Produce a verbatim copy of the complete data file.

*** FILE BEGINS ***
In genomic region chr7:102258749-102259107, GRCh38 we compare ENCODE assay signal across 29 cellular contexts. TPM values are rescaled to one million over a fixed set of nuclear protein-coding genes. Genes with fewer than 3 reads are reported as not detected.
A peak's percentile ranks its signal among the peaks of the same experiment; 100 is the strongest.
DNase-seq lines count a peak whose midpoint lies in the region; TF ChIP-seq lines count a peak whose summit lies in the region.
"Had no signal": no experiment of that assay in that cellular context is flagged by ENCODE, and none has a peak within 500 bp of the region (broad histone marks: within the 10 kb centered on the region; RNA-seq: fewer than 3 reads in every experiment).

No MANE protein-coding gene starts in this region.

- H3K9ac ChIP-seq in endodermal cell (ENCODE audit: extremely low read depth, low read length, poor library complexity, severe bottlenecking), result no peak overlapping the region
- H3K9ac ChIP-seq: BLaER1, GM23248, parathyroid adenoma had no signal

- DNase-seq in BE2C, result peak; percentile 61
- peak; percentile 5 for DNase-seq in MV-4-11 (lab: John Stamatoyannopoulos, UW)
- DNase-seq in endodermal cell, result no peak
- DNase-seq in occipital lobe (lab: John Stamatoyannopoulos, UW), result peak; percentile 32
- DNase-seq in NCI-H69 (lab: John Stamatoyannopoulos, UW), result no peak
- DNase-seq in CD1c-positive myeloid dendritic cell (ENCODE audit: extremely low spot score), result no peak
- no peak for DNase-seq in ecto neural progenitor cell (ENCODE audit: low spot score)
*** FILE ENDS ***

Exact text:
In genomic region chr7:102258749-102259107, GRCh38 we compare ENCODE assay signal across 29 cellular contexts. TPM values are rescaled to one million over a fixed set of nuclear protein-coding genes. Genes with fewer than 3 reads are reported as not detected.
A peak's percentile ranks its signal among the peaks of the same experiment; 100 is the strongest.
DNase-seq lines count a peak whose midpoint lies in the region; TF ChIP-seq lines count a peak whose summit lies in the region.
"Had no signal": no experiment of that assay in that cellular context is flagged by ENCODE, and none has a peak within 500 bp of the region (broad histone marks: within the 10 kb centered on the region; RNA-seq: fewer than 3 reads in every experiment).

No MANE protein-coding gene starts in this region.

- H3K9ac ChIP-seq in endodermal cell (ENCODE audit: extremely low read depth, low read length, poor library complexity, severe bottlenecking), result no peak overlapping the region
- H3K9ac ChIP-seq: BLaER1, GM23248, parathyroid adenoma had no signal

- DNase-seq in BE2C, result peak; percentile 61
- peak; percentile 5 for DNase-seq in MV-4-11 (lab: John Stamatoyannopoulos, UW)
- DNase-seq in endodermal cell, result no peak
- DNase-seq in occipital lobe (lab: John Stamatoyannopoulos, UW), result peak; percentile 32
- DNase-seq in NCI-H69 (lab: John Stamatoyannopoulos, UW), result no peak
- DNase-seq in CD1c-positive myeloid dendritic cell (ENCODE audit: extremely low spot score), result no peak
- no peak for DNase-seq in ecto neural progenitor cell (ENCODE audit: low spot score)